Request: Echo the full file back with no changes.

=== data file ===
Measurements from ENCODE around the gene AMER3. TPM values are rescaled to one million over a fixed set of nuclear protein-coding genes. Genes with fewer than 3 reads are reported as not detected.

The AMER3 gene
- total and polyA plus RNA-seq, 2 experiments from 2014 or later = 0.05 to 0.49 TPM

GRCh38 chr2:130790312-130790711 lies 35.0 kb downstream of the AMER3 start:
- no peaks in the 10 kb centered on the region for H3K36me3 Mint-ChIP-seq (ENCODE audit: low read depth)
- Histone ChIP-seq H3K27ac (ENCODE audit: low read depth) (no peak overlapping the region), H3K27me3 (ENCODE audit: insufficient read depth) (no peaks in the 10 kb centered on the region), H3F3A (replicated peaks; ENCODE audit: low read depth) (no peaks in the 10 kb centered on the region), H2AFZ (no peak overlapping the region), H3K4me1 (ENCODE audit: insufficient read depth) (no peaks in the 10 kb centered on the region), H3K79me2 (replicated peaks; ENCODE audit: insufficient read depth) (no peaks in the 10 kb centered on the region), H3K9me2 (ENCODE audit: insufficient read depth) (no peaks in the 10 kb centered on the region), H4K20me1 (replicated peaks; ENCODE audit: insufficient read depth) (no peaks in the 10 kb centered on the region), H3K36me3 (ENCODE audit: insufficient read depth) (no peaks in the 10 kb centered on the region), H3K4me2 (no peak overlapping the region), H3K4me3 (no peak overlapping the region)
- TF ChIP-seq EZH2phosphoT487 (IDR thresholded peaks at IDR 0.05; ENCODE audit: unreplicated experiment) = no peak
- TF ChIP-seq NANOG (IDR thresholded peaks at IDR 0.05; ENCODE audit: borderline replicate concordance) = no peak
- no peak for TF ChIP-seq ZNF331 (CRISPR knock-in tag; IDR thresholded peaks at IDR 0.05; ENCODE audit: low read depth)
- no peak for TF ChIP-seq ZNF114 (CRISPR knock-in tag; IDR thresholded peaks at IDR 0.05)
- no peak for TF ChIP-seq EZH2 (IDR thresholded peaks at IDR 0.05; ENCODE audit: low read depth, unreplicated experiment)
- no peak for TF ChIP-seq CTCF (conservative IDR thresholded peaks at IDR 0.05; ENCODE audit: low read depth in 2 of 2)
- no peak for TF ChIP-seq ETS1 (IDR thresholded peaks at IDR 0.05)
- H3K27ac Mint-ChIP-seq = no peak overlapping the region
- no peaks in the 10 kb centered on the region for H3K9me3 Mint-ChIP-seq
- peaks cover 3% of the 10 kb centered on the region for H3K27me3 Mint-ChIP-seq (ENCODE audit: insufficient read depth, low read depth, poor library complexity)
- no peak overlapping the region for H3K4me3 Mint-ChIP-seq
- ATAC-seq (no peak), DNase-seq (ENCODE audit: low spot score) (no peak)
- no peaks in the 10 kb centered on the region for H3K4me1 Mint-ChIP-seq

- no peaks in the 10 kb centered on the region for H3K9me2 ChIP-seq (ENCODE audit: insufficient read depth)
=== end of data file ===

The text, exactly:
Measurements from ENCODE around the gene AMER3. TPM values are rescaled to one million over a fixed set of nuclear protein-coding genes. Genes with fewer than 3 reads are reported as not detected.

The AMER3 gene
- total and polyA plus RNA-seq, 2 experiments from 2014 or later = 0.05 to 0.49 TPM

GRCh38 chr2:130790312-130790711 lies 35.0 kb downstream of the AMER3 start:
- no peaks in the 10 kb centered on the region for H3K36me3 Mint-ChIP-seq (ENCODE audit: low read depth)
- Histone ChIP-seq H3K27ac (ENCODE audit: low read depth) (no peak overlapping the region), H3K27me3 (ENCODE audit: insufficient read depth) (no peaks in the 10 kb centered on the region), H3F3A (replicated peaks; ENCODE audit: low read depth) (no peaks in the 10 kb centered on the region), H2AFZ (no peak overlapping the region), H3K4me1 (ENCODE audit: insufficient read depth) (no peaks in the 10 kb centered on the region), H3K79me2 (replicated peaks; ENCODE audit: insufficient read depth) (no peaks in the 10 kb centered on the region), H3K9me2 (ENCODE audit: insufficient read depth) (no peaks in the 10 kb centered on the region), H4K20me1 (replicated peaks; ENCODE audit: insufficient read depth) (no peaks in the 10 kb centered on the region), H3K36me3 (ENCODE audit: insufficient read depth) (no peaks in the 10 kb centered on the region), H3K4me2 (no peak overlapping the region), H3K4me3 (no peak overlapping the region)
- TF ChIP-seq EZH2phosphoT487 (IDR thresholded peaks at IDR 0.05; ENCODE audit: unreplicated experiment) = no peak
- TF ChIP-seq NANOG (IDR thresholded peaks at IDR 0.05; ENCODE audit: borderline replicate concordance) = no peak
- no peak for TF ChIP-seq ZNF331 (CRISPR knock-in tag; IDR thresholded peaks at IDR 0.05; ENCODE audit: low read depth)
- no peak for TF ChIP-seq ZNF114 (CRISPR knock-in tag; IDR thresholded peaks at IDR 0.05)
- no peak for TF ChIP-seq EZH2 (IDR thresholded peaks at IDR 0.05; ENCODE audit: low read depth, unreplicated experiment)
- no peak for TF ChIP-seq CTCF (conservative IDR thresholded peaks at IDR 0.05; ENCODE audit: low read depth in 2 of 2)
- no peak for TF ChIP-seq ETS1 (IDR thresholded peaks at IDR 0.05)
- H3K27ac Mint-ChIP-seq = no peak overlapping the region
- no peaks in the 10 kb centered on the region for H3K9me3 Mint-ChIP-seq
- peaks cover 3% of the 10 kb centered on the region for H3K27me3 Mint-ChIP-seq (ENCODE audit: insufficient read depth, low read depth, poor library complexity)
- no peak overlapping the region for H3K4me3 Mint-ChIP-seq
- ATAC-seq (no peak), DNase-seq (ENCODE audit: low spot score) (no peak)
- no peaks in the 10 kb centered on the region for H3K4me1 Mint-ChIP-seq

- no peaks in the 10 kb centered on the region for H3K9me2 ChIP-seq (ENCODE audit: insufficient read depth)